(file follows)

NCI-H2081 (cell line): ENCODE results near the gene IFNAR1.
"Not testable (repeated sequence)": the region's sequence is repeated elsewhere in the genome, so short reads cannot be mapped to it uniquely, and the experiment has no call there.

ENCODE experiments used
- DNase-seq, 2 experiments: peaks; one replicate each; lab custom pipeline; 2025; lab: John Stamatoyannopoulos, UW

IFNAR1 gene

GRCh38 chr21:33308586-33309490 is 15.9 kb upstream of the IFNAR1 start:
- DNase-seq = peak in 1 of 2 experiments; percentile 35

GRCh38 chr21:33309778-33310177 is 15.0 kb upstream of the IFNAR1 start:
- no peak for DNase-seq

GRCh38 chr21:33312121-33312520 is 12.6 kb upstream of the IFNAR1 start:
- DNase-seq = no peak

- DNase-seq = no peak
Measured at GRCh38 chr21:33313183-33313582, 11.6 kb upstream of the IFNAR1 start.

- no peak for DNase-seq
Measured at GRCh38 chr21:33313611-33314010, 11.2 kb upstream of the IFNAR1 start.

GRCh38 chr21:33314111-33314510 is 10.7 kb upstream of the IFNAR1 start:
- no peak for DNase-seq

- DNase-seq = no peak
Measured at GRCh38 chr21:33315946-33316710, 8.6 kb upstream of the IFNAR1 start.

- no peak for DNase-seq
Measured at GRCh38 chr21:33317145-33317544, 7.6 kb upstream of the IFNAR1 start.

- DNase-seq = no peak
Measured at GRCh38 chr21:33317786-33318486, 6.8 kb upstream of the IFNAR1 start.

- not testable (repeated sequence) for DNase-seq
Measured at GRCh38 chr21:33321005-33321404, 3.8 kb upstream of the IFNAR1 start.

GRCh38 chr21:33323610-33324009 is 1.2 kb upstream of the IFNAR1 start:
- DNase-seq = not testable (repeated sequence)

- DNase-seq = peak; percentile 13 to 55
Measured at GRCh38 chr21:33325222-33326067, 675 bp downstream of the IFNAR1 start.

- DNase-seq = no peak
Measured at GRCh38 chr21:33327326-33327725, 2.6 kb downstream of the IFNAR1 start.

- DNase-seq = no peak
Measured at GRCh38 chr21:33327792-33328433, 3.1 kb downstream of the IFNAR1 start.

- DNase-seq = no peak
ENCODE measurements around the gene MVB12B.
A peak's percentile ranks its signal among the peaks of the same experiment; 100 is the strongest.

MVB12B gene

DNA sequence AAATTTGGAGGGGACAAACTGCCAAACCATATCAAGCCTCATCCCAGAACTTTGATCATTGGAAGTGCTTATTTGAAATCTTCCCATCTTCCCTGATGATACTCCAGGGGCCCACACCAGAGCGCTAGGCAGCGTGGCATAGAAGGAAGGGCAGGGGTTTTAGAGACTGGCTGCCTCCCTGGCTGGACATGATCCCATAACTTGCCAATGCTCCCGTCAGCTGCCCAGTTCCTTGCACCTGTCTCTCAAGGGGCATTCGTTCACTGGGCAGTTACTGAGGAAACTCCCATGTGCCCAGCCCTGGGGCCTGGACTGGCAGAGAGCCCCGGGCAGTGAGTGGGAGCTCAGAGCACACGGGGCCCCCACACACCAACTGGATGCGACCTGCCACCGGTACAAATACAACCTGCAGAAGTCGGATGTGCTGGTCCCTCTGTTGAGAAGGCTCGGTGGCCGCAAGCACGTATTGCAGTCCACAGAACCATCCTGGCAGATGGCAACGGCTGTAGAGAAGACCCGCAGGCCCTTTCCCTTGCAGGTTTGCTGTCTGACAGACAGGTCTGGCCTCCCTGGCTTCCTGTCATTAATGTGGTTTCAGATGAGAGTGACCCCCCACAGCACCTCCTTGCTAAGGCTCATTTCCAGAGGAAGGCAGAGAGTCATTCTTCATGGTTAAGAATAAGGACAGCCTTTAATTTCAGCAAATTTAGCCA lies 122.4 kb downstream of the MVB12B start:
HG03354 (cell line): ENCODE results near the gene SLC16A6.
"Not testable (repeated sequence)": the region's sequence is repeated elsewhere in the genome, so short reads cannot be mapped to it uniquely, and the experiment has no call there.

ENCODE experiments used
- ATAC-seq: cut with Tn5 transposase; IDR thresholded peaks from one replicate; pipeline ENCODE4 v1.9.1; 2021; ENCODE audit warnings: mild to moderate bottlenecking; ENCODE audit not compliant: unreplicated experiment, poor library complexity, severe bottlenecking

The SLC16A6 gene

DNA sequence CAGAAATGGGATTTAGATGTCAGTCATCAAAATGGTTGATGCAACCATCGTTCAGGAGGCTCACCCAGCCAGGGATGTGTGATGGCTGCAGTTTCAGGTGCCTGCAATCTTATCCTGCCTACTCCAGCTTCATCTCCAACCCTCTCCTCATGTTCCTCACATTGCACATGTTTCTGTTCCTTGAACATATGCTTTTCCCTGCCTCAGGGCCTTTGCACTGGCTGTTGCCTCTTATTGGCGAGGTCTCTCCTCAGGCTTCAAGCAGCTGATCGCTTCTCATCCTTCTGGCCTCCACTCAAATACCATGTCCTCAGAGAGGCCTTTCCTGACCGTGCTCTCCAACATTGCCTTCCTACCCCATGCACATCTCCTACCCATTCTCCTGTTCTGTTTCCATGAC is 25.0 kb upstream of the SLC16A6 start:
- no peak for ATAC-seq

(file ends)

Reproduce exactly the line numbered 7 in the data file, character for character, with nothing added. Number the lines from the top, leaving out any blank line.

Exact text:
- DNase-seq = peak in 1 of 2 experiments; percentile 35